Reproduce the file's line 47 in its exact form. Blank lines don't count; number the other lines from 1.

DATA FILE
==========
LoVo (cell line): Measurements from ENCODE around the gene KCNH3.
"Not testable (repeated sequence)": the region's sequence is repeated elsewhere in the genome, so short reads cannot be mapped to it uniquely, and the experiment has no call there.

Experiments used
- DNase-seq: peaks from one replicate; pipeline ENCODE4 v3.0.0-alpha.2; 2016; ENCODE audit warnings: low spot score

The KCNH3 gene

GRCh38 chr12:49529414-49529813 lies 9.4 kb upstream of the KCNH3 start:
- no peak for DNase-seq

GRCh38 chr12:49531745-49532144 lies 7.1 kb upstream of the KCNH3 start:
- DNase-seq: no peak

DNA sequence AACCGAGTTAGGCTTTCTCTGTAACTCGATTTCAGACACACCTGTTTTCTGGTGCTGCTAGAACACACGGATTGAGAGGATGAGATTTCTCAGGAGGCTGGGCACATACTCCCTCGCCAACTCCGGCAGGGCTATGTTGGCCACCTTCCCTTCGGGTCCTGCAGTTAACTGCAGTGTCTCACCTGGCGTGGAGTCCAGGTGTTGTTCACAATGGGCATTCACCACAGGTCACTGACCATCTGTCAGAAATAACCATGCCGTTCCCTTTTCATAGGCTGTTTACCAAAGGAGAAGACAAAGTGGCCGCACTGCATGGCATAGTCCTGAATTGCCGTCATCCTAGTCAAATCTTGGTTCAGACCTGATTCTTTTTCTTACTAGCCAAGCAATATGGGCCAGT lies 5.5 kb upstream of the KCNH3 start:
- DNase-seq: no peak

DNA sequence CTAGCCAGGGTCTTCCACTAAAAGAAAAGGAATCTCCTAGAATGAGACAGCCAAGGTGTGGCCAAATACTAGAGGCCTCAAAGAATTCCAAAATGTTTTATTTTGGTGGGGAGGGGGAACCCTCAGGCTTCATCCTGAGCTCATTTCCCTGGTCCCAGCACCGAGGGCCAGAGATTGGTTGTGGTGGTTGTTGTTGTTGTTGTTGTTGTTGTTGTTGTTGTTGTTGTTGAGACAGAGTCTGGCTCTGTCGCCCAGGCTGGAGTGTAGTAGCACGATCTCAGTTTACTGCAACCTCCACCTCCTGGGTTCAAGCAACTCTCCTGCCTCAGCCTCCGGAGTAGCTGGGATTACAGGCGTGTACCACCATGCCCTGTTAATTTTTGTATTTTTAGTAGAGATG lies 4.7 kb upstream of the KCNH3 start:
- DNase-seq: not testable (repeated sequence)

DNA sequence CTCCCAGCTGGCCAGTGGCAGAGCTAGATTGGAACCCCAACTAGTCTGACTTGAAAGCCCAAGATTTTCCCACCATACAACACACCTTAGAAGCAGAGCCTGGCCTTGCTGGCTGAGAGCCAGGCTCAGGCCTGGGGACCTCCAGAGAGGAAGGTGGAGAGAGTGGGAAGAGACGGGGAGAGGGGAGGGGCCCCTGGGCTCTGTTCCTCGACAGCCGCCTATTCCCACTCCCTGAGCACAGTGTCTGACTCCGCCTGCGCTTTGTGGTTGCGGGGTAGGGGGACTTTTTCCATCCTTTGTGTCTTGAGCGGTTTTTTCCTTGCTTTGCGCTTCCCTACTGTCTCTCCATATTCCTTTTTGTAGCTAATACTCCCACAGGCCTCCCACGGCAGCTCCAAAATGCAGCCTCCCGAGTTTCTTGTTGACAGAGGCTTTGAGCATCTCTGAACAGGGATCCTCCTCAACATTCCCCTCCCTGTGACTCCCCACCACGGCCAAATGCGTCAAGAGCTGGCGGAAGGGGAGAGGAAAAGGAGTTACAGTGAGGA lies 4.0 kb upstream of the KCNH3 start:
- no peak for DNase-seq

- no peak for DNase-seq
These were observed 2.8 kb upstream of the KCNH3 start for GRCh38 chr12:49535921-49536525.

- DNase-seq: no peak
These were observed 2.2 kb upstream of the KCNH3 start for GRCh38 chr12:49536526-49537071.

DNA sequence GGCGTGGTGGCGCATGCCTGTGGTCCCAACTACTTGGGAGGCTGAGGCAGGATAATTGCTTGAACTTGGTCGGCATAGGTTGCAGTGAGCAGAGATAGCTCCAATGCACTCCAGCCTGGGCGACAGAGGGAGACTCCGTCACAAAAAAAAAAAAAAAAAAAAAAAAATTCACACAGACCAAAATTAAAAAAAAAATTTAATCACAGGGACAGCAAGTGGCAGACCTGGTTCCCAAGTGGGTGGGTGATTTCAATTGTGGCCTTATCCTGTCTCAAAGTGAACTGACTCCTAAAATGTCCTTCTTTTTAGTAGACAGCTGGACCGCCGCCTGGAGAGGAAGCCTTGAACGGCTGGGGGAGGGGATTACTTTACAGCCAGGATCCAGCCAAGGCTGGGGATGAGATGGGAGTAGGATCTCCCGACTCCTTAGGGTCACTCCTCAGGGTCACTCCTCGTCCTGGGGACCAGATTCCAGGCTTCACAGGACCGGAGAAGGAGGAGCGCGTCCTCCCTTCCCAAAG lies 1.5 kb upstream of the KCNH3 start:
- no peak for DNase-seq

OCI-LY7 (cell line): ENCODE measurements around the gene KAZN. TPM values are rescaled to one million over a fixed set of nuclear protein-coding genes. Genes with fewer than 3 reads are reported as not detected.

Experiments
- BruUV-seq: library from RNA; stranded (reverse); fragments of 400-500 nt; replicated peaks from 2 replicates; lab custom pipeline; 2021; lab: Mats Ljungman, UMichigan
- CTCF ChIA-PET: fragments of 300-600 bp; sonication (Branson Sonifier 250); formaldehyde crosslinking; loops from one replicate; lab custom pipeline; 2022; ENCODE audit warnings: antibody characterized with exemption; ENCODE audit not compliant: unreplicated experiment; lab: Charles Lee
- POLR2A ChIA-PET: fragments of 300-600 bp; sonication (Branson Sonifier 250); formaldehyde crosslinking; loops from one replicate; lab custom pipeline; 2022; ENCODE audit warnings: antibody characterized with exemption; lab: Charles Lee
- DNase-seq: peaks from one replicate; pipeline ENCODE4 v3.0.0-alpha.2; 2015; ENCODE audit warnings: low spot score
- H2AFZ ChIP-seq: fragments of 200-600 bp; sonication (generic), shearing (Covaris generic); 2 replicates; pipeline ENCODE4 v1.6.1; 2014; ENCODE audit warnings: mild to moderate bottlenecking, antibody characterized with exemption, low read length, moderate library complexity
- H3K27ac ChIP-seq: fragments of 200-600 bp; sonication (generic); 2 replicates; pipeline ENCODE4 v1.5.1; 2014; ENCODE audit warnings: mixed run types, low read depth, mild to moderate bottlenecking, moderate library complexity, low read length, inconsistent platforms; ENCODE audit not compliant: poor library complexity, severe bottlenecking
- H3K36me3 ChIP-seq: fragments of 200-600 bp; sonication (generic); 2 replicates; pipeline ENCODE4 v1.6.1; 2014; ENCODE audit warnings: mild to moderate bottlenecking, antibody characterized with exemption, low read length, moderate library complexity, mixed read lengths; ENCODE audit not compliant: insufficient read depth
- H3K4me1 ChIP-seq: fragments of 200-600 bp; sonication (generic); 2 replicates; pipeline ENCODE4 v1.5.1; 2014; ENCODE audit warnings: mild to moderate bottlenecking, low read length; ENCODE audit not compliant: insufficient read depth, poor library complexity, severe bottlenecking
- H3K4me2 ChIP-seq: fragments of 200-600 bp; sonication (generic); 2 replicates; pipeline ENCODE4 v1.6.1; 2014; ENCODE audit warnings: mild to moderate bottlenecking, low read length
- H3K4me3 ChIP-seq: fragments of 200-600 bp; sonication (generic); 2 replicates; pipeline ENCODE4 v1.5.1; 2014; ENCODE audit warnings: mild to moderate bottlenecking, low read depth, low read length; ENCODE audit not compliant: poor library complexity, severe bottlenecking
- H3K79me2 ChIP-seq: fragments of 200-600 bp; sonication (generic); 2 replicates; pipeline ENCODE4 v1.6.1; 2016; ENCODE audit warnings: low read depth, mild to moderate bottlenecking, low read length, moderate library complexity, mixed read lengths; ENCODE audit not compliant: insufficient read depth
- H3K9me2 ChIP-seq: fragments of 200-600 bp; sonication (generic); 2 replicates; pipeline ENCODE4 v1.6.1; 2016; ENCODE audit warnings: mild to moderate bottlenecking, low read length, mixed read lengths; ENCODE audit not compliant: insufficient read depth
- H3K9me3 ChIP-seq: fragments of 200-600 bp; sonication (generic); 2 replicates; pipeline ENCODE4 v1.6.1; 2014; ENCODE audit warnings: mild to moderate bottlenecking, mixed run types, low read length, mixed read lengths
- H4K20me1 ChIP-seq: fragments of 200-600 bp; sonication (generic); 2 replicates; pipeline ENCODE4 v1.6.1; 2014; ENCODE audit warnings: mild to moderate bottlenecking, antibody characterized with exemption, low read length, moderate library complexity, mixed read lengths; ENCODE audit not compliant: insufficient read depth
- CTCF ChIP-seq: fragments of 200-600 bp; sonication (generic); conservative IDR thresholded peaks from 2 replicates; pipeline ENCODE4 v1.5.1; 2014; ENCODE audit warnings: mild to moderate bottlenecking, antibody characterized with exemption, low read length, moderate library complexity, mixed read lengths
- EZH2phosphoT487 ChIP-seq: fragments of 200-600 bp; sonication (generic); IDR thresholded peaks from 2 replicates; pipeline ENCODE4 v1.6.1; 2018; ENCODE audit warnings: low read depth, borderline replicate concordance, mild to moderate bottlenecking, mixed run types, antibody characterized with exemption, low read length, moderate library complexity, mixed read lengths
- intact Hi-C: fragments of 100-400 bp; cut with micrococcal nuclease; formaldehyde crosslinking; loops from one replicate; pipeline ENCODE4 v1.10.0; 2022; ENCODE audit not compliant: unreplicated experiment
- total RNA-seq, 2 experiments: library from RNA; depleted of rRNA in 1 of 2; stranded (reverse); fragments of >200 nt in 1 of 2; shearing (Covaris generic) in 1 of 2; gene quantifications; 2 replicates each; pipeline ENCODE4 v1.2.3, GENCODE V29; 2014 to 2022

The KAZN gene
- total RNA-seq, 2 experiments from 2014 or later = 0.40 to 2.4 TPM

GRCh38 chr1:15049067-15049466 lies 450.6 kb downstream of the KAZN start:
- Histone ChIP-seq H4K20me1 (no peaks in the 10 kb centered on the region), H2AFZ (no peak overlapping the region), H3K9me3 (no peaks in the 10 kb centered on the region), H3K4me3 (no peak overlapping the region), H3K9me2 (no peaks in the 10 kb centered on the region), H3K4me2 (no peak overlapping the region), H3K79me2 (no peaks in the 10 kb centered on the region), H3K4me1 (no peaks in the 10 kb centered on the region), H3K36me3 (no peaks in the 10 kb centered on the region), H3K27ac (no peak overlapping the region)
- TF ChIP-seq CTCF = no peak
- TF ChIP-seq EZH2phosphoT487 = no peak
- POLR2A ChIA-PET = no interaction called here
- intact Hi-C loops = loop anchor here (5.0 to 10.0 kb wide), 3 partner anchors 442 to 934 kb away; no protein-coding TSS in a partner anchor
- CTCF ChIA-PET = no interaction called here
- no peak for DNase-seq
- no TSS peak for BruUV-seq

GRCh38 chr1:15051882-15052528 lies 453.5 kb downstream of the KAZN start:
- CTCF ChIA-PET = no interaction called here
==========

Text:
- TF ChIP-seq EZH2phosphoT487 = no peak